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OWINGS MILLS, Md. — The three-headed monster running game the Baltimore Ravens envisioned and trumpeted during the preseason has yet to materialize.
Despite the Ravens’ unbeaten status, the running backs haven’t been a major part of that winning equation.
Although it’s a sidebar to the bigger-picture story of the team’s unprecedented 3-0 start, it’s a general rule in the NFL that every contender needs a reliable rushing attack.
However, Baltimore (3-0) ranks 16th in the NFL with an average of 109 rushing yards per contest. Even with the presence of former NFL Offensive Player of the Year Jamal Lewis, former NFL Offensive Rookie of the Year Mike Anderson and preseason cult hero Musa Smith, none of the Ravens’ backs have eclipsed the century mark.
“We’re just getting warmed up,” Lewis said following the Ravens’ 15-14 victory Sunday over the Cleveland Browns. “We’ll get it cranked up. Not every game is going to be a big game for the backs, but we definitely have the line and the people in the backfield to get the job done.”
Against the Browns, Lewis gained a season-high 86 yards on 21 attempts. The Ravens finished with 340 yards of total offense, 86 on the ground for a 3.2 average per carry.  Among the Ravens’ 70 offensive snaps, there were only 27 running plays. That was largely because the Ravens had to overcome a 14-3 deficit, according to Ravens coach Brian Billick.
“Because of the nature of the game, you’d like to have run the ball more, naturally,” Billick said. “It was tough sledding in there. Our efficiency was as good as they have given up.
“Not the real big plays that you’d like to have to put you over that 100-yard mark, which typically is what it takes. It would have been nice to be in a game where we could have pressed that a little bit more.”
Lewis has rushed for 234 yards on 58 carries, ranking him 11th among NFL running backs. Averaging 78 rushing yards per game, he’s on pace for a 1,248-yard campaign.
Following a rough preseason where he was sidelined by a nagging strained left hip flexor, Lewis hasn’t demonstrated his old Pro Bowl form as far as explosiveness and breakaway speed. His stiff-arm hasn’t been as effective, and he has often gone down on first contact, not dragging tacklers the way he once did.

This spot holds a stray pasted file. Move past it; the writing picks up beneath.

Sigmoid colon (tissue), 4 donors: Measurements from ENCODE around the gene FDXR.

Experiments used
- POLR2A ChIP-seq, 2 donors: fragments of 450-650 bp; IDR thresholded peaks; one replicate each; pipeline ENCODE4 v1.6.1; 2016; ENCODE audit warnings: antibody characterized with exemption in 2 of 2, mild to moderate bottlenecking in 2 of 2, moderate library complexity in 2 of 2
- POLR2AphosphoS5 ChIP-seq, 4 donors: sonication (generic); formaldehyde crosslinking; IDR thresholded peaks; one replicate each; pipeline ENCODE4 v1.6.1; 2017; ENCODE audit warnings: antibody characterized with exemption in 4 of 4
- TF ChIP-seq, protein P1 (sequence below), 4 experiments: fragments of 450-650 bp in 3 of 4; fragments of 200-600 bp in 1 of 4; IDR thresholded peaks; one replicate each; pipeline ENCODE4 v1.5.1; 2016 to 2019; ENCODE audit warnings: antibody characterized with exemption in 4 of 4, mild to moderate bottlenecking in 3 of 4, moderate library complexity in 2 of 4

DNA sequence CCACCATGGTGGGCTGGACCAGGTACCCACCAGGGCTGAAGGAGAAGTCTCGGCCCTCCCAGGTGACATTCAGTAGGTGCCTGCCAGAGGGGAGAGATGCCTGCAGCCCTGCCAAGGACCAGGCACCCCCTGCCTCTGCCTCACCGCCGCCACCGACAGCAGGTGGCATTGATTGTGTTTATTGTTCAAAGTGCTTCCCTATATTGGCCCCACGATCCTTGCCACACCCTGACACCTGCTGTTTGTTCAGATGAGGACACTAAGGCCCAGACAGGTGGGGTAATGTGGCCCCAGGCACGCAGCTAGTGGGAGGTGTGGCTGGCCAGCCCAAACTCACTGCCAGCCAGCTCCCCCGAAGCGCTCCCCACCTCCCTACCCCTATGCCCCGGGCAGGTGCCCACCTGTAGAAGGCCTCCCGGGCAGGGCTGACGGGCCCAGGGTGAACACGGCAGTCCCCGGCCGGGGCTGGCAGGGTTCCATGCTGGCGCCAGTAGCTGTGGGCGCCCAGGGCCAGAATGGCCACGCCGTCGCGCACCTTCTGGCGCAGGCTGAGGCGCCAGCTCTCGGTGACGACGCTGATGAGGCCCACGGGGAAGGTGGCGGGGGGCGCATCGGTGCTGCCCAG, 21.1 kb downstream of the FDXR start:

On the first play of the second half against the Browns, Lewis rumbled off right tackle Tony Pashos’ block for a 21-yard gain. Perhaps the old Lewis might have scored, but he was dragged down by linebacker D’Qwell Jackson.
Lewis’ lone touchdown run came in the season opener against the Tampa Bay Buccaneers.  “I’m ready, so whenever they want to let me go,” said Lewis, emphasizing that his hip is no longer an issue.
Smith is Lewis’ primary backup, but hasn’t piled up the yardage. He has 38 yards on 12 carries, rushing for eight yards on three carries against the Browns. Anderson, who has rushed for 59 yards on eight carries this season, wasn’t utilized at all against Cleveland. He gained 1,014 yards and scored 12 touchdowns last season for the Denver Broncos.
“We didn’t get Mike in the other day, which we would have liked to have done,” Billick said. “We didn’t have the number of run snaps that you typically would like to have at the end of the day because of what we had to do in the second half.
“That, long-term, is going to suit us very well in terms of the wear and tear on your backs and how fresh we can have a combination of backs going into any given game.”
Aaron Wilson covers the Baltimore Ravens for the Carroll County Times in Westminster, Maryland.

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Aaron Wilson

About Aaron Wilson

Aaron Wilson covers the NFL for National Football Post as well as the Baltimore Ravens for The Carroll County Times and Ravens24x7.com. He has previously covered the Jacksonville Jaguars and Tennessee Titans and has covered the NFL since 1997.  He has won several regional writing awards, including, most recently, Best Sports News Story for the state of Maryland in voting conducted by the Associated Press managing editors. 

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